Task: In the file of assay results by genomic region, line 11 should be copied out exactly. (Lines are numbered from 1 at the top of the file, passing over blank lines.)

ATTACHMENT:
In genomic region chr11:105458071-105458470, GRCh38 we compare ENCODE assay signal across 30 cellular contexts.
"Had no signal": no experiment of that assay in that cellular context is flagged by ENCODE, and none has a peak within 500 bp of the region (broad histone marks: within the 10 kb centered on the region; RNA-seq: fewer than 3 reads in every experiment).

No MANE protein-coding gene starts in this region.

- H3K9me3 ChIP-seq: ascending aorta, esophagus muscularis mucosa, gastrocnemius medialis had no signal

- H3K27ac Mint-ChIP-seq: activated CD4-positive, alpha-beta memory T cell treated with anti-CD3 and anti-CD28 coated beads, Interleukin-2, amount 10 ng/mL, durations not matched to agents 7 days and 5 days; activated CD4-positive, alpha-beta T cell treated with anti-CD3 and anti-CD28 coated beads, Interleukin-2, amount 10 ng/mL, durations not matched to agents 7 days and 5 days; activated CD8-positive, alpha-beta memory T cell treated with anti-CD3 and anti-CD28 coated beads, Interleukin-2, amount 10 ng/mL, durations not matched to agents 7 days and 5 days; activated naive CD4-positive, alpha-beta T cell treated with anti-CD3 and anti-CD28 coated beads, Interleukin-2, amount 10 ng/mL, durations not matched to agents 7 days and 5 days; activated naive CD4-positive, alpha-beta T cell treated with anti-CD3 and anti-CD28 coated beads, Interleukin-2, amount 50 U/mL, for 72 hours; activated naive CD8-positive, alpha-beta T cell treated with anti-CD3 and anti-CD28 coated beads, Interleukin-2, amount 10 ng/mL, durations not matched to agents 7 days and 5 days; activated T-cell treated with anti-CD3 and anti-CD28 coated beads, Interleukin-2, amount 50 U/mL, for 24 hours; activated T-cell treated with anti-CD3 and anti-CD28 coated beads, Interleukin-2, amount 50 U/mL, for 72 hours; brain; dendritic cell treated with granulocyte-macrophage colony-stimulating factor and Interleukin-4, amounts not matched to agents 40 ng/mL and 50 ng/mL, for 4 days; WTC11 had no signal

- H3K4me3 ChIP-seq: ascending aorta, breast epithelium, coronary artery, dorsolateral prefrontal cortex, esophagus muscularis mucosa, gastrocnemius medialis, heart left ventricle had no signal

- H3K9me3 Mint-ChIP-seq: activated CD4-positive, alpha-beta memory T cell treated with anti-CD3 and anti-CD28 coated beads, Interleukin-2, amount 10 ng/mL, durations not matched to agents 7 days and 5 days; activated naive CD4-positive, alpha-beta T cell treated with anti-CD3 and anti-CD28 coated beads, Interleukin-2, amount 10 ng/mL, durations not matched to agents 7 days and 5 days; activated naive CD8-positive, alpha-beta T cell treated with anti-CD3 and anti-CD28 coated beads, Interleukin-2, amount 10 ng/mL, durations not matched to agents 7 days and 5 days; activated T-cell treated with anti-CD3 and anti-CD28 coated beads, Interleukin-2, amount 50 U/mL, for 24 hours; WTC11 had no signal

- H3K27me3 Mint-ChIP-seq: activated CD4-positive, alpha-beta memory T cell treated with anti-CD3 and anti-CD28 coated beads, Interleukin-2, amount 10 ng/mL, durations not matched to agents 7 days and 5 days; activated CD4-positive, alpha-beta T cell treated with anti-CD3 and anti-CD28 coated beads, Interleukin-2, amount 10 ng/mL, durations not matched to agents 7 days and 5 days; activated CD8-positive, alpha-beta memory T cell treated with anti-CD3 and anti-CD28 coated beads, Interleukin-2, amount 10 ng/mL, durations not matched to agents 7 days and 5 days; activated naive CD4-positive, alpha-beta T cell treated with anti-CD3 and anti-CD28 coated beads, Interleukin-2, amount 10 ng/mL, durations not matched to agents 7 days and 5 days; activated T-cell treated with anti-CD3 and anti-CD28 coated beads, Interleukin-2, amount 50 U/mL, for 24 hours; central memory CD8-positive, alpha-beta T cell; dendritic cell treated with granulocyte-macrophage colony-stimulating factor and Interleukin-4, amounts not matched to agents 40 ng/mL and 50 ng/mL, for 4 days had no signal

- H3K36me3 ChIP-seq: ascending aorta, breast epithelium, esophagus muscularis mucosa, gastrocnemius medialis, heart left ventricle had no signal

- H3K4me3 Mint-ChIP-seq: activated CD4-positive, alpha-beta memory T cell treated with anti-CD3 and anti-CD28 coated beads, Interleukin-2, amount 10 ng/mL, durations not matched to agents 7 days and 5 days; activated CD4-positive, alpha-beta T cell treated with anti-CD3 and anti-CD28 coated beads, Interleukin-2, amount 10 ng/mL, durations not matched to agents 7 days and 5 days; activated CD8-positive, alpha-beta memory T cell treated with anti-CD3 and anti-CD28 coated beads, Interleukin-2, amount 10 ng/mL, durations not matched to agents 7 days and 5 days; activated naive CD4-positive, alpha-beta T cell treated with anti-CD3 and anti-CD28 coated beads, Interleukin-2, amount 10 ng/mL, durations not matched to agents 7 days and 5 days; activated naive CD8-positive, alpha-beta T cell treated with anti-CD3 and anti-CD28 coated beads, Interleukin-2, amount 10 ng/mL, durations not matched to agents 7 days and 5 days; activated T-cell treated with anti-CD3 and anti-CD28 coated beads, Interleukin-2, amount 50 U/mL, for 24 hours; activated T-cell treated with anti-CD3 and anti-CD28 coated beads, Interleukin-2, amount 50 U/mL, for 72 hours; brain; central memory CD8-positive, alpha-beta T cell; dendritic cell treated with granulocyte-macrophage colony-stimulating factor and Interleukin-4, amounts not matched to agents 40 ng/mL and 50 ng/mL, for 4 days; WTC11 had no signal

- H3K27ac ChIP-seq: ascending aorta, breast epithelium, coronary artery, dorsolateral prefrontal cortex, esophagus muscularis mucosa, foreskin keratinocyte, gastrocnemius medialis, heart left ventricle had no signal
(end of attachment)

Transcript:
- H3K27ac ChIP-seq: ascending aorta, breast epithelium, coronary artery, dorsolateral prefrontal cortex, esophagus muscularis mucosa, foreskin keratinocyte, gastrocnemius medialis, heart left ventricle had no signal